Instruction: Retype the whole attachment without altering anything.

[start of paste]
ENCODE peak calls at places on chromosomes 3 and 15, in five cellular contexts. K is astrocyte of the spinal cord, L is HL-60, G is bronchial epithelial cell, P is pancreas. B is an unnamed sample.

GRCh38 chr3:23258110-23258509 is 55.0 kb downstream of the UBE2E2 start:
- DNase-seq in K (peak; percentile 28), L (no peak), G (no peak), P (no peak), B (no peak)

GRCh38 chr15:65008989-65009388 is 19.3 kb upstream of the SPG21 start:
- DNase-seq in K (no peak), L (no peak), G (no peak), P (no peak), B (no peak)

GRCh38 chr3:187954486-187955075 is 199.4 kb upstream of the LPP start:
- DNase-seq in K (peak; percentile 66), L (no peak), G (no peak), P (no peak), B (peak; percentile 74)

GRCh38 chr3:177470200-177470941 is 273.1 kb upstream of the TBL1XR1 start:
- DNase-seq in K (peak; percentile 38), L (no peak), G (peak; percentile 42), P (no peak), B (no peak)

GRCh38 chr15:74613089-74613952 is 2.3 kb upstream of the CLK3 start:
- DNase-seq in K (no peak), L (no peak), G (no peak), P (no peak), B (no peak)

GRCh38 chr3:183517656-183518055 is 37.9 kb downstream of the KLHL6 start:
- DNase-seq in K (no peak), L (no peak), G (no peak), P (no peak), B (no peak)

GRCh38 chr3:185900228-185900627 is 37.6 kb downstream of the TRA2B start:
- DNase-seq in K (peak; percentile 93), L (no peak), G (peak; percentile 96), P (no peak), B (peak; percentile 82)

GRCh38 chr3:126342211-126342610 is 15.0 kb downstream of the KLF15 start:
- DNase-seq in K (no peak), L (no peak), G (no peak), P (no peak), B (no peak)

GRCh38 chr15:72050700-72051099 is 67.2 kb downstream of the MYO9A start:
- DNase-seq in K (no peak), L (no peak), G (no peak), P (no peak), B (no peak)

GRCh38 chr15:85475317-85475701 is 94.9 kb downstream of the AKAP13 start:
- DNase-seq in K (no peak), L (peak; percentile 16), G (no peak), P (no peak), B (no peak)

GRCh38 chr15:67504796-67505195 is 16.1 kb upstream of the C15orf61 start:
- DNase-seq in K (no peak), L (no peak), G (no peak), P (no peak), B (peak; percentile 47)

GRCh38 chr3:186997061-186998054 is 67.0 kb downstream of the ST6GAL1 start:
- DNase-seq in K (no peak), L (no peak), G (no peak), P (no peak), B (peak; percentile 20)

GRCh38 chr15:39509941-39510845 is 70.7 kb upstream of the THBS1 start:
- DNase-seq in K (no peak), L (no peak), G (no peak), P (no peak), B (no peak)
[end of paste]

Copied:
ENCODE peak calls at places on chromosomes 3 and 15, in five cellular contexts. K is astrocyte of the spinal cord, L is HL-60, G is bronchial epithelial cell, P is pancreas. B is an unnamed sample.

GRCh38 chr3:23258110-23258509 is 55.0 kb downstream of the UBE2E2 start:
- DNase-seq in K (peak; percentile 28), L (no peak), G (no peak), P (no peak), B (no peak)

GRCh38 chr15:65008989-65009388 is 19.3 kb upstream of the SPG21 start:
- DNase-seq in K (no peak), L (no peak), G (no peak), P (no peak), B (no peak)

GRCh38 chr3:187954486-187955075 is 199.4 kb upstream of the LPP start:
- DNase-seq in K (peak; percentile 66), L (no peak), G (no peak), P (no peak), B (peak; percentile 74)

GRCh38 chr3:177470200-177470941 is 273.1 kb upstream of the TBL1XR1 start:
- DNase-seq in K (peak; percentile 38), L (no peak), G (peak; percentile 42), P (no peak), B (no peak)

GRCh38 chr15:74613089-74613952 is 2.3 kb upstream of the CLK3 start:
- DNase-seq in K (no peak), L (no peak), G (no peak), P (no peak), B (no peak)

GRCh38 chr3:183517656-183518055 is 37.9 kb downstream of the KLHL6 start:
- DNase-seq in K (no peak), L (no peak), G (no peak), P (no peak), B (no peak)

GRCh38 chr3:185900228-185900627 is 37.6 kb downstream of the TRA2B start:
- DNase-seq in K (peak; percentile 93), L (no peak), G (peak; percentile 96), P (no peak), B (peak; percentile 82)

GRCh38 chr3:126342211-126342610 is 15.0 kb downstream of the KLF15 start:
- DNase-seq in K (no peak), L (no peak), G (no peak), P (no peak), B (no peak)

GRCh38 chr15:72050700-72051099 is 67.2 kb downstream of the MYO9A start:
- DNase-seq in K (no peak), L (no peak), G (no peak), P (no peak), B (no peak)

GRCh38 chr15:85475317-85475701 is 94.9 kb downstream of the AKAP13 start:
- DNase-seq in K (no peak), L (peak; percentile 16), G (no peak), P (no peak), B (no peak)

GRCh38 chr15:67504796-67505195 is 16.1 kb upstream of the C15orf61 start:
- DNase-seq in K (no peak), L (no peak), G (no peak), P (no peak), B (peak; percentile 47)

GRCh38 chr3:186997061-186998054 is 67.0 kb downstream of the ST6GAL1 start:
- DNase-seq in K (no peak), L (no peak), G (no peak), P (no peak), B (peak; percentile 20)

GRCh38 chr15:39509941-39510845 is 70.7 kb upstream of the THBS1 start:
- DNase-seq in K (no peak), L (no peak), G (no peak), P (no peak), B (no peak)